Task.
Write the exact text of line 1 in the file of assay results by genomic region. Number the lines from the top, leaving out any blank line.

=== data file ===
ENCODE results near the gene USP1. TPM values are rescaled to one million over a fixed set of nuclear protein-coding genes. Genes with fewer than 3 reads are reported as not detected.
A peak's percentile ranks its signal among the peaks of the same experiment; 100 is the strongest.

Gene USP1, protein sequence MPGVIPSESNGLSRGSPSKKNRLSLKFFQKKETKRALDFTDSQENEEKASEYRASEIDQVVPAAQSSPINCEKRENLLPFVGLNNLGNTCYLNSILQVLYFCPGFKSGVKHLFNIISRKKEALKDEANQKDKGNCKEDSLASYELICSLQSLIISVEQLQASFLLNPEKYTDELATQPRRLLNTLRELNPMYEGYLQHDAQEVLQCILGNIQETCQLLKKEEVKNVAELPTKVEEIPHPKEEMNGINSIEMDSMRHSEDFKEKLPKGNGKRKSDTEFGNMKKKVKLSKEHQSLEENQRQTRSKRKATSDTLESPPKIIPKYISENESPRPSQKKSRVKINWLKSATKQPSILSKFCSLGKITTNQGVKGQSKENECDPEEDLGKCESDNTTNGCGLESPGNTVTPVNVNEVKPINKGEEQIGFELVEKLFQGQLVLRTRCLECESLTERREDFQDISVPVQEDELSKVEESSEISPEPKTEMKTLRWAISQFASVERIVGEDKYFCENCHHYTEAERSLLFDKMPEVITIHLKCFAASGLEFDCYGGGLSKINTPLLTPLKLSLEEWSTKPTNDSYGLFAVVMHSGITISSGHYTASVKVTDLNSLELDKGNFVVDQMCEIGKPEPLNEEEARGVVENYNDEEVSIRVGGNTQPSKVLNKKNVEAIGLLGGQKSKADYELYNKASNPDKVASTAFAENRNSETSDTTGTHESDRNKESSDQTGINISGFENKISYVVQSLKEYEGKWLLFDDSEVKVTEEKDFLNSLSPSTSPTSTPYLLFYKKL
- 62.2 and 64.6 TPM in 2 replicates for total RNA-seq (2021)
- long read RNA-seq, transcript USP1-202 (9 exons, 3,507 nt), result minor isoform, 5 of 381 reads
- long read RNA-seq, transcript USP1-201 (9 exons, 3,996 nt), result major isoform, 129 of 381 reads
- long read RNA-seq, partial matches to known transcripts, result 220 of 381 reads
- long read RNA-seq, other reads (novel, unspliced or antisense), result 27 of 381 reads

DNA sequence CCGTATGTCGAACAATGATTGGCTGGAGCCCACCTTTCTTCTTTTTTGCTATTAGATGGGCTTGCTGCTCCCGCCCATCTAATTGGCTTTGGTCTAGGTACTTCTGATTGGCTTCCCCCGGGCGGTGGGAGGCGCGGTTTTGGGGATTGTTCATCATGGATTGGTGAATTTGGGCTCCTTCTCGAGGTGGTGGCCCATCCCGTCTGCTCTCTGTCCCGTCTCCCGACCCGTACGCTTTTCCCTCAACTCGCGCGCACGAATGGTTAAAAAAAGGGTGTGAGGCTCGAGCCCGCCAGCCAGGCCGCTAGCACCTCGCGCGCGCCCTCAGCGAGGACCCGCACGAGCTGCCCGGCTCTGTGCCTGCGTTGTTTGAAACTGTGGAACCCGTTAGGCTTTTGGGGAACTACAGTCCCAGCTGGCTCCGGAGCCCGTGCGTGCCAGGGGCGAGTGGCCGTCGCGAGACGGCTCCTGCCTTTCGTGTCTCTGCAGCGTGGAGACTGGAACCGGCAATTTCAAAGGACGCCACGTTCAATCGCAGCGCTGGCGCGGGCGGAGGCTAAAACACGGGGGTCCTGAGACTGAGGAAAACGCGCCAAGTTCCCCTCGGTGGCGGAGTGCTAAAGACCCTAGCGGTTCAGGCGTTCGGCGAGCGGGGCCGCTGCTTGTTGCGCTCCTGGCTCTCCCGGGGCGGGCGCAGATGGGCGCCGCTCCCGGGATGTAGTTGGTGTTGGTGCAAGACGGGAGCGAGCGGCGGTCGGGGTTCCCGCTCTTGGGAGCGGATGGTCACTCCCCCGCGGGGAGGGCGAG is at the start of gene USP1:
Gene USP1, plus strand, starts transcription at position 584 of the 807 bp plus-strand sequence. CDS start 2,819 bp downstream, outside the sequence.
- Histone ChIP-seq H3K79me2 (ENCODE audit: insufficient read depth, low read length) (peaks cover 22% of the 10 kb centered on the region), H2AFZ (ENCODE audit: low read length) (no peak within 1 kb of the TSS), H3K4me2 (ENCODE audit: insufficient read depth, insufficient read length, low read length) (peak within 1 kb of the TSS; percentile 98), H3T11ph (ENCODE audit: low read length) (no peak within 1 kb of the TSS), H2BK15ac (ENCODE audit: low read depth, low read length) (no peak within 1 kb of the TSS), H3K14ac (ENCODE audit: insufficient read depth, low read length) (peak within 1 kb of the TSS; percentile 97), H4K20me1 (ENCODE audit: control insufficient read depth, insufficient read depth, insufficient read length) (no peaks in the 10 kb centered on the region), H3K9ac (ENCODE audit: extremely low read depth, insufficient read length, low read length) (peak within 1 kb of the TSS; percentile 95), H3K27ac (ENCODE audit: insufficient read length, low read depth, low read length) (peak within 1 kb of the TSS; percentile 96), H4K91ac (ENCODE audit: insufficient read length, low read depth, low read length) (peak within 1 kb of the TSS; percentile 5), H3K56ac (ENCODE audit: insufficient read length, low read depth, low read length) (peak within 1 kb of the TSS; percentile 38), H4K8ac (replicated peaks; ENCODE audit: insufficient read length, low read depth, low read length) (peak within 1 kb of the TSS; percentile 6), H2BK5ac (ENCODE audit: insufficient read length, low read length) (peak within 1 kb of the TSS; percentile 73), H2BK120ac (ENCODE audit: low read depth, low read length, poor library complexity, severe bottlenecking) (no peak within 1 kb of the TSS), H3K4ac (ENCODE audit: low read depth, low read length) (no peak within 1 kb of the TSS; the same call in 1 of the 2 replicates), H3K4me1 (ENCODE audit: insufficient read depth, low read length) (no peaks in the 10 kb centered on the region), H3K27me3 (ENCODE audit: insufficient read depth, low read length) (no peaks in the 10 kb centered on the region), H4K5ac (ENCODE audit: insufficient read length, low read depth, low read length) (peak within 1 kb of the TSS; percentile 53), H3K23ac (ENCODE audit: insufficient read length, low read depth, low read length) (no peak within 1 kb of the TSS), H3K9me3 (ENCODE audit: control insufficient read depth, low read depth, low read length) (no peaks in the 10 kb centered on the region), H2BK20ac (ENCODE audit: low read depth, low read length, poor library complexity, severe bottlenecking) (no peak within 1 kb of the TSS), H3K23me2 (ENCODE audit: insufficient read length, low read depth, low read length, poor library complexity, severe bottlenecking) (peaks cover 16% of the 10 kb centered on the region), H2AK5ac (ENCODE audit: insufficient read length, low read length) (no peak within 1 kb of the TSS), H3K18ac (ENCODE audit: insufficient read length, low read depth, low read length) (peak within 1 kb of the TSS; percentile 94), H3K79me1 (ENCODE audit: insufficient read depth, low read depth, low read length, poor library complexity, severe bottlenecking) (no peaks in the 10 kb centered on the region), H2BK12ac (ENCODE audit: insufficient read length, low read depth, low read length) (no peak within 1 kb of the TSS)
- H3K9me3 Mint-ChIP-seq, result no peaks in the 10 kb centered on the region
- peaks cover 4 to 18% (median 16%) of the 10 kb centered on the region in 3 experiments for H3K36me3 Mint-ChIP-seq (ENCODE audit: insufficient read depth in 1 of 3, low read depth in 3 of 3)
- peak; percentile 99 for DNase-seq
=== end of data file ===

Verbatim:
ENCODE results near the gene USP1. TPM values are rescaled to one million over a fixed set of nuclear protein-coding genes. Genes with fewer than 3 reads are reported as not detected.